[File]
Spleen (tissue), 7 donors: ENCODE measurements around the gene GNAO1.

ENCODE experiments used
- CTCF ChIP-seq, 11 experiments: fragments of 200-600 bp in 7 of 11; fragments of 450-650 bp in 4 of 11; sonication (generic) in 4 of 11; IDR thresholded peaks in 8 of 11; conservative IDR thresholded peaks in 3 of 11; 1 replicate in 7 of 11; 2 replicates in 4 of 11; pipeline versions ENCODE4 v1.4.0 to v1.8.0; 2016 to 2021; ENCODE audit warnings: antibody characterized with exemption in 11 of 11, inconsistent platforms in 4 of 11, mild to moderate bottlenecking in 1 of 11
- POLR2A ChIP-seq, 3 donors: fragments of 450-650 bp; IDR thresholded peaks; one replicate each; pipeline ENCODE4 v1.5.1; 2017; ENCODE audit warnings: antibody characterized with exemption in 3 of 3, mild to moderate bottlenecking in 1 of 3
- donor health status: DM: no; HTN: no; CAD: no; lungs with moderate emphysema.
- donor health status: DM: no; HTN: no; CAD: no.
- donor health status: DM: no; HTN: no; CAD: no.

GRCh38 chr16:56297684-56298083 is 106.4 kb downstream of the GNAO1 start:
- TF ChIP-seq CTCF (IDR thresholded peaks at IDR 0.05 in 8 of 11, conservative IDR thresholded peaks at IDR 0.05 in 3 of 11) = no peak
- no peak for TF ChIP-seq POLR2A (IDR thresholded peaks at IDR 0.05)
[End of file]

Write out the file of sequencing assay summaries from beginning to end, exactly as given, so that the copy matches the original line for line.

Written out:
Spleen (tissue), 7 donors: ENCODE measurements around the gene GNAO1.

ENCODE experiments used
- CTCF ChIP-seq, 11 experiments: fragments of 200-600 bp in 7 of 11; fragments of 450-650 bp in 4 of 11; sonication (generic) in 4 of 11; IDR thresholded peaks in 8 of 11; conservative IDR thresholded peaks in 3 of 11; 1 replicate in 7 of 11; 2 replicates in 4 of 11; pipeline versions ENCODE4 v1.4.0 to v1.8.0; 2016 to 2021; ENCODE audit warnings: antibody characterized with exemption in 11 of 11, inconsistent platforms in 4 of 11, mild to moderate bottlenecking in 1 of 11
- POLR2A ChIP-seq, 3 donors: fragments of 450-650 bp; IDR thresholded peaks; one replicate each; pipeline ENCODE4 v1.5.1; 2017; ENCODE audit warnings: antibody characterized with exemption in 3 of 3, mild to moderate bottlenecking in 1 of 3
- donor health status: DM: no; HTN: no; CAD: no; lungs with moderate emphysema.
- donor health status: DM: no; HTN: no; CAD: no.
- donor health status: DM: no; HTN: no; CAD: no.

GRCh38 chr16:56297684-56298083 is 106.4 kb downstream of the GNAO1 start:
- TF ChIP-seq CTCF (IDR thresholded peaks at IDR 0.05 in 8 of 11, conservative IDR thresholded peaks at IDR 0.05 in 3 of 11) = no peak
- no peak for TF ChIP-seq POLR2A (IDR thresholded peaks at IDR 0.05)